Newgate Prison (Dickens-era site), London

Newgate Prison (Dickens-era site), London

A notorious prison that once stood on the corner of Old Bailey and Newgate Street, at the original site of a gate in the Roman London Wall, Newgate was London's main prison infamous for public executions held outside, drawing massive crowds. Built in 1188 and eventually demolished in 1902, the prison underwent numerous extensions and rebuilds during its extensive 700-plus-year history.

Dickens held a lifelong fascination with prisons and vehemently advocated for executions to be conducted within prison walls. He witnessed the realization of this legislation when it was finally enacted in 1868. Passionate social critic as he was, Dickens visited Newgate on multiple occasions. On July 6, 1840, he, along with his friend and fellow writer William Makepeace Thackeray, attended a public hanging of François Benjamin Courvoisier.

Dickens also mentions Newgate in a number of his works, namely:
- in the 1836 sketch titled "A Visit to Newgate" (written for inclusion in the collection "Sketches by Boz");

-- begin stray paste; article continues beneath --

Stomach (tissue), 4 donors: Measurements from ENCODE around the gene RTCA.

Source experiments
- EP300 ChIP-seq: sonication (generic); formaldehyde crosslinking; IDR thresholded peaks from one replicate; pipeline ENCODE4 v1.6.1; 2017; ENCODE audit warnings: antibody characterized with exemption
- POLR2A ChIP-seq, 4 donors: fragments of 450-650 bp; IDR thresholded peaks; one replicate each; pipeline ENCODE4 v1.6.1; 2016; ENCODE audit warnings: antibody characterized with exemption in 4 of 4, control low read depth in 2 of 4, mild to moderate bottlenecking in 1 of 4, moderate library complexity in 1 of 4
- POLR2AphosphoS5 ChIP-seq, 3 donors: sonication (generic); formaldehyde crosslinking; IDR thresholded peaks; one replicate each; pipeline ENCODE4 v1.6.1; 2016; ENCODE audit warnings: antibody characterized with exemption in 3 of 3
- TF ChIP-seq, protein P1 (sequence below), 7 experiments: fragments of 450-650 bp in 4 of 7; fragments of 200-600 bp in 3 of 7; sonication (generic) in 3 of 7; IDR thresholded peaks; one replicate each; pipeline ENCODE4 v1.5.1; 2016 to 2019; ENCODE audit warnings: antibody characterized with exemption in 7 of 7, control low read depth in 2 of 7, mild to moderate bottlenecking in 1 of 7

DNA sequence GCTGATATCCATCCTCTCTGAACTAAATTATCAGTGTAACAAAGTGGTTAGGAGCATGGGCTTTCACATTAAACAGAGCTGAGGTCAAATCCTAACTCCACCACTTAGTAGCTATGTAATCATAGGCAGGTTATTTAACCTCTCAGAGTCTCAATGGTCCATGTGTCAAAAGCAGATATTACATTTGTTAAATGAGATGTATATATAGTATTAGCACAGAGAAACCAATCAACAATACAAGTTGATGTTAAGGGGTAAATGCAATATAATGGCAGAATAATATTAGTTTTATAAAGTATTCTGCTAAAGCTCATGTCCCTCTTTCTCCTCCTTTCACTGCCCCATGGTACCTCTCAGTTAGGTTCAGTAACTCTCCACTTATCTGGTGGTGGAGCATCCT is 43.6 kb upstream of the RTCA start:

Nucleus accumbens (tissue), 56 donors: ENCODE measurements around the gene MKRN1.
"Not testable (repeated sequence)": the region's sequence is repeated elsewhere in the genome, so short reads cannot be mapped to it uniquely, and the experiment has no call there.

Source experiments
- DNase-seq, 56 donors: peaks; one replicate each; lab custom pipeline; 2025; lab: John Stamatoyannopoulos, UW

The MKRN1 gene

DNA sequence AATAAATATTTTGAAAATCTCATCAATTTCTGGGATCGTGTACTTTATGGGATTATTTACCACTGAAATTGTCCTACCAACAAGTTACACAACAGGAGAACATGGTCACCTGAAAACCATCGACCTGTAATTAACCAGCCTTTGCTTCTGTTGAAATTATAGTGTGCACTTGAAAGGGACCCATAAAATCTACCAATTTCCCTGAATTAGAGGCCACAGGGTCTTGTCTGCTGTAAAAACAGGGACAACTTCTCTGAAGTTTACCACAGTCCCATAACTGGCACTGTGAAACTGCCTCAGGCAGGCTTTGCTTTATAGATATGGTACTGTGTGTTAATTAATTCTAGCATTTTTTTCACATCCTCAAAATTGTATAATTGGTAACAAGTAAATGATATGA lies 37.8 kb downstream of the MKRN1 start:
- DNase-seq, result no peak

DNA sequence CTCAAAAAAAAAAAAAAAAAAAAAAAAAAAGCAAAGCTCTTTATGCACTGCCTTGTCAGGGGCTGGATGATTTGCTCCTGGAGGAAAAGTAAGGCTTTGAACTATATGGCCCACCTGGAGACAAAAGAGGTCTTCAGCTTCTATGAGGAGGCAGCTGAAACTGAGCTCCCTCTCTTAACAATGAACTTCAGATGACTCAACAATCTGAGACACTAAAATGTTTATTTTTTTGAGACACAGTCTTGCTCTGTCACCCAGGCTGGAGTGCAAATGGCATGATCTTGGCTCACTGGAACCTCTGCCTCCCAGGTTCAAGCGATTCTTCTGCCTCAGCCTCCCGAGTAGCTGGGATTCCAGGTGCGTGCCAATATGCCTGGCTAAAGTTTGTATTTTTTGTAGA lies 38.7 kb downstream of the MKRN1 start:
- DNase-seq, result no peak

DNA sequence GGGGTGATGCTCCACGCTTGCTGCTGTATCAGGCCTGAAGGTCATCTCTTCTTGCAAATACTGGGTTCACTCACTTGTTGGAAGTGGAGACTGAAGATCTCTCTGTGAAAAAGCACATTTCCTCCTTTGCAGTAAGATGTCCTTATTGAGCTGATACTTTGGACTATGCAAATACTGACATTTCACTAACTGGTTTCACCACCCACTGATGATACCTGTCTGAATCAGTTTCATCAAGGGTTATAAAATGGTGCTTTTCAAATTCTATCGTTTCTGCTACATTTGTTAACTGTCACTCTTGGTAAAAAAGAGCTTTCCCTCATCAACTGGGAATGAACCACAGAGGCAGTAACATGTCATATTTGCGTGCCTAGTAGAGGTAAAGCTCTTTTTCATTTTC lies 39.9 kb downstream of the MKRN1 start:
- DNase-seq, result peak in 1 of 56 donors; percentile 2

- in the novel "Oliver Twist", he vividly describes Fagin's last night alive in Newgate and Oliver's witnessing his hanging;
- in "Barnaby Rudge", characters Hugh, Dennis, and Barnaby find themselves imprisoned at Newgate in cells that have been refitted after the prison was destroyed during the Gordon Riots in 1780;
- in "Great Expectations”, Wemmick and Pip visit the prison while Pip is awaiting Estella's arrival in London.

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Newgate Prison (Dickens-era site) on Map

Sight Name: Newgate Prison (Dickens-era site)
Sight Location: London, England (See walking tours in London)
Sight Type: Attraction/Landmark
Guide(s) Containing This Sight:

Walking Tours in London, England

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